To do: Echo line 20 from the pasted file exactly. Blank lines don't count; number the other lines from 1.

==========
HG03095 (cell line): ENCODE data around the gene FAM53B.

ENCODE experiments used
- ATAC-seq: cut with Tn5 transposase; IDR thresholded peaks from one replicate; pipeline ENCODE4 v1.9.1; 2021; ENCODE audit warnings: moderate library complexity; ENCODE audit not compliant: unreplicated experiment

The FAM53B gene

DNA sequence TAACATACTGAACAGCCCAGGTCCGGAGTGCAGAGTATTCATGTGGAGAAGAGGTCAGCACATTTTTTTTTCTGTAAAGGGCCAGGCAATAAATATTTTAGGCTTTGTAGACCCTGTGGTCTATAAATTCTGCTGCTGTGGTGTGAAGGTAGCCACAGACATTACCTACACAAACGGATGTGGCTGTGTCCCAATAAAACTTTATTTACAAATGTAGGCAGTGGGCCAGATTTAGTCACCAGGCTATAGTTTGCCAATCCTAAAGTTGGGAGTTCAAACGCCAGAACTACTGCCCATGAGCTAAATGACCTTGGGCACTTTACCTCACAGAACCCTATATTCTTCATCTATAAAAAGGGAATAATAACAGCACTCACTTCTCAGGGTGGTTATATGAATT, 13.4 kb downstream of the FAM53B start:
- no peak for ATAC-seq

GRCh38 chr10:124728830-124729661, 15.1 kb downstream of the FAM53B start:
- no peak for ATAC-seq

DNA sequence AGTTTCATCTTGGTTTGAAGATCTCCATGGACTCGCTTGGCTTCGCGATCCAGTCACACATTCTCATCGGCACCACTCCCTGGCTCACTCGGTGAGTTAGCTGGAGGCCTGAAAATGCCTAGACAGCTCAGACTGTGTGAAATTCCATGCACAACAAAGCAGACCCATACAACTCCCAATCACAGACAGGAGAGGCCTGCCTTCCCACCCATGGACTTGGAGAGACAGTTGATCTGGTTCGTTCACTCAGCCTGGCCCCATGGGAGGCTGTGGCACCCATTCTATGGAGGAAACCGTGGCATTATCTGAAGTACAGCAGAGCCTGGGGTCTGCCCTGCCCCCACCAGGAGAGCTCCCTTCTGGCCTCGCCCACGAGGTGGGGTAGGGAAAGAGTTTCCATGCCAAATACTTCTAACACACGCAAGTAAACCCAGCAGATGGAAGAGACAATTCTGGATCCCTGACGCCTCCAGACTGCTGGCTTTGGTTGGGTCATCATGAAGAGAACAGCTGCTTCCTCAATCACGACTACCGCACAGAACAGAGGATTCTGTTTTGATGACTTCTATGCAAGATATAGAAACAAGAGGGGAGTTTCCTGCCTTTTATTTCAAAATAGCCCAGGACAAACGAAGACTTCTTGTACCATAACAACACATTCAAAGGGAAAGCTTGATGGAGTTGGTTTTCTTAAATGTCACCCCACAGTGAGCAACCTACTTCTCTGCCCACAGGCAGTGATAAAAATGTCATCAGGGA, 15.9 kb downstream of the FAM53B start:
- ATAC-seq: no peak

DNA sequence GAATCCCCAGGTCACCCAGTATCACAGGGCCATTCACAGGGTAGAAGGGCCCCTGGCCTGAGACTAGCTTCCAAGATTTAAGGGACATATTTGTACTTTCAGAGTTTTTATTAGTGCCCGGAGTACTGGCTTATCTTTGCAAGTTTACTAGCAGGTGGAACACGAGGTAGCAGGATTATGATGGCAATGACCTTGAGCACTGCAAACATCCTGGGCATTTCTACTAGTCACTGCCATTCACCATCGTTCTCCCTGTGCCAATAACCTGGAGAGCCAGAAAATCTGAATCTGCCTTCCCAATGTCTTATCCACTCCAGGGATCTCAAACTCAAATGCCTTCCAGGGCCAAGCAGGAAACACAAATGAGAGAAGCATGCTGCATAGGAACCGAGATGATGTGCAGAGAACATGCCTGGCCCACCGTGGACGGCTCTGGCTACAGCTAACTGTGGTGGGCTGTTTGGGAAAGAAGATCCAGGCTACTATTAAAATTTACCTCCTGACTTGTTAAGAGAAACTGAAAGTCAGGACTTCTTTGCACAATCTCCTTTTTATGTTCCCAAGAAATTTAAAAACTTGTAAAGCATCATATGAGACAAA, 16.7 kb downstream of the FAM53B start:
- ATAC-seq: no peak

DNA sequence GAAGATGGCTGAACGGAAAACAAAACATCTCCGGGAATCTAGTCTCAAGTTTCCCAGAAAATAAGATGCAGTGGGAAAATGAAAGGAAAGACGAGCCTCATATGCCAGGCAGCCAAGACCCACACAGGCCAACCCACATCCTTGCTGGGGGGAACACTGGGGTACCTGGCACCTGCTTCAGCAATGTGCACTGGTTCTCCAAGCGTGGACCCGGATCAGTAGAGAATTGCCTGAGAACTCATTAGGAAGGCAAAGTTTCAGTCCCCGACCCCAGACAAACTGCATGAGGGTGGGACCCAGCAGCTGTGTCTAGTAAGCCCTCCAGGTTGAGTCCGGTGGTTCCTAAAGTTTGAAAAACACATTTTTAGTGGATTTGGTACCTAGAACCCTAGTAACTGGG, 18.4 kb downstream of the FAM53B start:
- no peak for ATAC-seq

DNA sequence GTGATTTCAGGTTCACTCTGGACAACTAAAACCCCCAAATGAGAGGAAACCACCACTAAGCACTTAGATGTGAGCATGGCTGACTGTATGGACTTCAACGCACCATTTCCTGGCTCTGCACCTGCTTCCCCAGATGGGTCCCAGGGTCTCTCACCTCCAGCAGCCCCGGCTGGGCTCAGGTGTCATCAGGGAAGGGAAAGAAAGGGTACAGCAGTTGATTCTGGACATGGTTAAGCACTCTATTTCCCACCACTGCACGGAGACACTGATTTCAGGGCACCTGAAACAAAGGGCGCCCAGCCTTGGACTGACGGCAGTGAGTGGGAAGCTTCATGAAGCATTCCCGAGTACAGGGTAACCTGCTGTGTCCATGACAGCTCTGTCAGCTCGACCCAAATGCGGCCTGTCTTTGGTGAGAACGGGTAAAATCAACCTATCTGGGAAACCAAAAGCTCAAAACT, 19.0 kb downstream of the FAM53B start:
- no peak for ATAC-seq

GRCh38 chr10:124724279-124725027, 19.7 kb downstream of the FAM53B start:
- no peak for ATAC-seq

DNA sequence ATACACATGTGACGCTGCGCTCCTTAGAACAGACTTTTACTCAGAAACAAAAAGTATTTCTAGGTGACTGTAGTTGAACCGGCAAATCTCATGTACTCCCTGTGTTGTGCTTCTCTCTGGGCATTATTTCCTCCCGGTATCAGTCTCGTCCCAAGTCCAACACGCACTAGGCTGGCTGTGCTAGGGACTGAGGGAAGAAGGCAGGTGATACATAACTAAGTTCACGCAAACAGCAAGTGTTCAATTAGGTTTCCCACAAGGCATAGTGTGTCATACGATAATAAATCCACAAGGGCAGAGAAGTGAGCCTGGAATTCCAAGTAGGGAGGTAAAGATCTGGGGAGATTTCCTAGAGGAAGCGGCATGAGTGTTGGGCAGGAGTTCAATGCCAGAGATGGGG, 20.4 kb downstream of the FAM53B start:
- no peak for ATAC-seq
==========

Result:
- no peak for ATAC-seq